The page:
Much has been written about Thomas Jefferson’s comment about the “wall of separation between church and state” without considering the historical perspective. Historians generally agree that Jefferson was probably a Deist and not a Christian, as his peccable intimate personal life revealed. His carried a lifelong distrust of religion, and especially clergy, into politics. As brilliant people often do, he revered intellect.
When the Constitution was written, nine of the 13 former colonies had state-supported churches. Georgia’s was Anglican (Church of England). Connecticut’s was officially Congregational. The Baptists there did not like having to pay taxes to support the Congregationalists and wrote their concern to President Jefferson. They wanted constitutional clarification and assurance that the federal government would not “make laws to govern the Kingdom of Christ.”
By expressing hope that states would “restore to man all his natural rights,” he reminded them that the president could not constitutionally countermand a state’s law. He was discouraged from saying more because it might hurt him politically.
Jefferson’s reply to the Danbury Baptist Association about a “wall of separation between Church & State” was “borrowed” most likely from James Burgh (1714-1775), a non-Puritan Whig, a writer whose books Jefferson frequently recommended. In one of his books, “Crito,” Burgh included this line: “Build an impenetrable wall of separation between things sacred and civil.”
The problem that Jefferson, Burgh, James Madison, Patrick Henry and some others had was not that they wanted to see religion banned. Their objection was that some cities and states demanded an oath of loyalty to a preferred church, or Christianity in general, in order to run for any civic office. In the case of the Danbury Baptists, some of their members were imprisoned for refusing to pay taxes to support the Congregational church.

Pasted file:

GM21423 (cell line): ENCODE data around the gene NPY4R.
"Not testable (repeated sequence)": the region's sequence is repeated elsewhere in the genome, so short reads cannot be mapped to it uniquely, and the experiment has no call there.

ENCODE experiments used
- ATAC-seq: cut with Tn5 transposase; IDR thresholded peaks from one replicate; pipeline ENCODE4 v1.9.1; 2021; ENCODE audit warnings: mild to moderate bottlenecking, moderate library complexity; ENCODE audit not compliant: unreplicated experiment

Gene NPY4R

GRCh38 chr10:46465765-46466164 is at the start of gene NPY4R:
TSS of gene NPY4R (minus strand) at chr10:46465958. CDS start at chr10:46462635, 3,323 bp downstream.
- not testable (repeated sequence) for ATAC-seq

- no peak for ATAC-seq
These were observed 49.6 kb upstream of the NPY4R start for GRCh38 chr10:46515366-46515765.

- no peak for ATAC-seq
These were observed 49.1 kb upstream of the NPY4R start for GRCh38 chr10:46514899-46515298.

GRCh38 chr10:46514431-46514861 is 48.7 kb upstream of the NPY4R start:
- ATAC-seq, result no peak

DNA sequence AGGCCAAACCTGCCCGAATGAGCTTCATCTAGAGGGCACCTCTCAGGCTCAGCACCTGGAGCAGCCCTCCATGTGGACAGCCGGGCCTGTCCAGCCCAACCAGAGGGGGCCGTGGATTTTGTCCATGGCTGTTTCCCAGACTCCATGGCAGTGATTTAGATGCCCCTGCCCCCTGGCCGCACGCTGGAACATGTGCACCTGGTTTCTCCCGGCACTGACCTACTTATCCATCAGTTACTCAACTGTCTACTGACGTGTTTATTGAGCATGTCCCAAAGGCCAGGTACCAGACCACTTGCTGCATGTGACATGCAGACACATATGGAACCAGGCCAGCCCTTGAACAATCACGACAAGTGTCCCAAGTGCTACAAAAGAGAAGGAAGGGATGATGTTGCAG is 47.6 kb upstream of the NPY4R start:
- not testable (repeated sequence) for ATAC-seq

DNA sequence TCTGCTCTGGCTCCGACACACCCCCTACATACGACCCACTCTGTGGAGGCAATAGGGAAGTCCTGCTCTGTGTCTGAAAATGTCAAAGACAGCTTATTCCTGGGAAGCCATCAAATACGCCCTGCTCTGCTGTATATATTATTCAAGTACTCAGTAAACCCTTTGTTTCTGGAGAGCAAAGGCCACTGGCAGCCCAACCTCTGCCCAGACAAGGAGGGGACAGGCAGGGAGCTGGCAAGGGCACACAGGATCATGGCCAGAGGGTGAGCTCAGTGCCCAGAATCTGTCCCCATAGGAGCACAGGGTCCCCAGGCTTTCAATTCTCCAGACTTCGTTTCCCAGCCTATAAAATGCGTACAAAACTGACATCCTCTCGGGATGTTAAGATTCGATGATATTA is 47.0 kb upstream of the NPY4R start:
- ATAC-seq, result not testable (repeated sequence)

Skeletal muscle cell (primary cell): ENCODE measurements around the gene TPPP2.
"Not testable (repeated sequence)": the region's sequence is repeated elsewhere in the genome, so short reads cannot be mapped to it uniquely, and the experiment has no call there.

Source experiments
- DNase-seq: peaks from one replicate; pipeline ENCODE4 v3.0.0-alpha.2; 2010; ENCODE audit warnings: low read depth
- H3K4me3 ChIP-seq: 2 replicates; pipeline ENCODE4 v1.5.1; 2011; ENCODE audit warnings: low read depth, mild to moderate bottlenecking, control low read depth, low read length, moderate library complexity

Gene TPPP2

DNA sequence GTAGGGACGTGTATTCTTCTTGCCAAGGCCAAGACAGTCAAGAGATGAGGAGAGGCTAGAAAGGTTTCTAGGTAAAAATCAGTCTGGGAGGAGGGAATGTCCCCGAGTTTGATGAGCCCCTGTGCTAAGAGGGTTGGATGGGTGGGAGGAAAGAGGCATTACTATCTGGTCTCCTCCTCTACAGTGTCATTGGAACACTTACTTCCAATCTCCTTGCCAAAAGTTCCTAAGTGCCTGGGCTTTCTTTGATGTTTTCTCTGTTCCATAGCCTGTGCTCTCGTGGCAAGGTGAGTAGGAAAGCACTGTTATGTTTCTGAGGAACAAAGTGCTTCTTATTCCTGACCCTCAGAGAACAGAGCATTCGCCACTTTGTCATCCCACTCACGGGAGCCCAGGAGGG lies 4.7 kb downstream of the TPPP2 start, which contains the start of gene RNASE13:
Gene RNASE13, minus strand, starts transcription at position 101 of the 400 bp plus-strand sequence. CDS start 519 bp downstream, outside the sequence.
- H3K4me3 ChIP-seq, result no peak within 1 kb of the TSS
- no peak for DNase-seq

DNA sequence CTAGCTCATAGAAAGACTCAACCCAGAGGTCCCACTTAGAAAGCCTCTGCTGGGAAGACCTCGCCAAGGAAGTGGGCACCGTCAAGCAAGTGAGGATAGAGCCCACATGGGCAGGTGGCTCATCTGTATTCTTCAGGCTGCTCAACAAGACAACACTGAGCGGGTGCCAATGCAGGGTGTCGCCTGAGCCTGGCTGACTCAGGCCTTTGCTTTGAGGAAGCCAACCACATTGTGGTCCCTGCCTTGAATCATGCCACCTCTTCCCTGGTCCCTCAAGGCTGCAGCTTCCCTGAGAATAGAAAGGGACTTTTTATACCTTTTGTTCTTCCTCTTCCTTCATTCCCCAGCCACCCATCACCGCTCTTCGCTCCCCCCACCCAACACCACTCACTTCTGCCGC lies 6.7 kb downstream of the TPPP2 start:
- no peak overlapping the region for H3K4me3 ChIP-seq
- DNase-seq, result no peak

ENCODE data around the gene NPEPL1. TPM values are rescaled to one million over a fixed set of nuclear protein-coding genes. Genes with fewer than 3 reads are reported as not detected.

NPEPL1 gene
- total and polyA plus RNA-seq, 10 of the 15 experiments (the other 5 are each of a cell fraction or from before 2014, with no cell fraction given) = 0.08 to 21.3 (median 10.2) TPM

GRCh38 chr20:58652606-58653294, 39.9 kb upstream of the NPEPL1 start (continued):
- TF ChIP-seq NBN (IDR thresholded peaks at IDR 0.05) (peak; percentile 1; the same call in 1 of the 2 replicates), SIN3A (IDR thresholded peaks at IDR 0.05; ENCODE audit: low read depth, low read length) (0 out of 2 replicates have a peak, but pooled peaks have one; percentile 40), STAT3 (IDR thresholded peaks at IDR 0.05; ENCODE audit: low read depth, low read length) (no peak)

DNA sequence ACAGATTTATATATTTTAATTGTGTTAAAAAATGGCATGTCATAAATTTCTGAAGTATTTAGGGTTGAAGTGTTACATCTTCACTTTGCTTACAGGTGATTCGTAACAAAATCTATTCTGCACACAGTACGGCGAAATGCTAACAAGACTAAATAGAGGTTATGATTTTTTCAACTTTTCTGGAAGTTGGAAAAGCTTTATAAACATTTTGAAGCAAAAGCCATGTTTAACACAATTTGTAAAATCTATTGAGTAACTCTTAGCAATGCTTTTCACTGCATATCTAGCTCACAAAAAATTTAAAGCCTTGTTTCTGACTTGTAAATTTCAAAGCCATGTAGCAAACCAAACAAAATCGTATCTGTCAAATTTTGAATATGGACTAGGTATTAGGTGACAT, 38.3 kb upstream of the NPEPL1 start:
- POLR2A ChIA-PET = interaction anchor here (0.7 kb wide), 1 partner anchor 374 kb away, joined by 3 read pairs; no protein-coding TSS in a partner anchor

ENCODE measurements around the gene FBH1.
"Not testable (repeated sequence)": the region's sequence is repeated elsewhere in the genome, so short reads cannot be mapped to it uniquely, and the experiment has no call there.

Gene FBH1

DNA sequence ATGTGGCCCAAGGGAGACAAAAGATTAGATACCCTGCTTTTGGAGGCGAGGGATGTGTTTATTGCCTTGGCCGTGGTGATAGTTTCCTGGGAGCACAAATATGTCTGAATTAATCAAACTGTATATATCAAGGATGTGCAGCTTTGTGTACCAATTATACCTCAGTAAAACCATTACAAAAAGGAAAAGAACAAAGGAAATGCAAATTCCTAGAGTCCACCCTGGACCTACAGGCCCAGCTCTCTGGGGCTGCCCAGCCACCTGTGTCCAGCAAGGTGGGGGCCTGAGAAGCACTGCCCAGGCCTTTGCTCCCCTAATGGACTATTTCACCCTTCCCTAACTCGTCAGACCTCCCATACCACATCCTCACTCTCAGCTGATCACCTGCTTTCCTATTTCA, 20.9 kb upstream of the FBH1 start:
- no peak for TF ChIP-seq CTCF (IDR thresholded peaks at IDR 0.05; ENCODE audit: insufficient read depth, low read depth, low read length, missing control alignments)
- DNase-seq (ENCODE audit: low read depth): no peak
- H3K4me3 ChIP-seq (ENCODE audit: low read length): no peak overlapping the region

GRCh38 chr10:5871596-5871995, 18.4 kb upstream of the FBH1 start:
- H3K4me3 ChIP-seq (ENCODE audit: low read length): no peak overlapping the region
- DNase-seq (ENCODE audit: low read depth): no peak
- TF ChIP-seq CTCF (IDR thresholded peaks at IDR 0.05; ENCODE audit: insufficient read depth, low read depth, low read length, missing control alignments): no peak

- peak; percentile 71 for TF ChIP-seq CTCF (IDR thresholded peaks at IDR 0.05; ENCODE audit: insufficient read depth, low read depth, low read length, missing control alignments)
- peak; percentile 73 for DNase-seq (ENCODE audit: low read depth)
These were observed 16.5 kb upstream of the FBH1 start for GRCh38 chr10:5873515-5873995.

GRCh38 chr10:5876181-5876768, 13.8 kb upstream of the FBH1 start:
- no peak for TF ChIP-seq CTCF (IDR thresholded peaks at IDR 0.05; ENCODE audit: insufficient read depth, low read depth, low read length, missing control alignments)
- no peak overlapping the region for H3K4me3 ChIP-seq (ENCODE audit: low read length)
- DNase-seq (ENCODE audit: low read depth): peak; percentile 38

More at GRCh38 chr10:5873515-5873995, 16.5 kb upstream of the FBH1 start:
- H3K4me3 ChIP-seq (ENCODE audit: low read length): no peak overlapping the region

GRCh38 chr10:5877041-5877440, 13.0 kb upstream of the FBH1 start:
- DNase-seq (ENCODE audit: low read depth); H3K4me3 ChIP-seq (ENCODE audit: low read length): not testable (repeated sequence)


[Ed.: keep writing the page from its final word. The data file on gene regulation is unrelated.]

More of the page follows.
According to the late Cleon Skousen, an authority on communism/socialism, that quote by Jefferson became the vehicle to rid America of Christianity in order to advance socialism. A push was begun during the last century to persuade lawmakers, judges and uninformed American citizens that the First Amendment doesn’t actually mean what it says: “Congress shall make no law respecting an establishment of religion, or prohibiting the free exercise thereof ...”
Because of the time in which he lived, Jefferson, who occasionally offered public prayer, likely could never have imagined that religion would be excluded from public places because someone might be offended.
Ina Fay Manly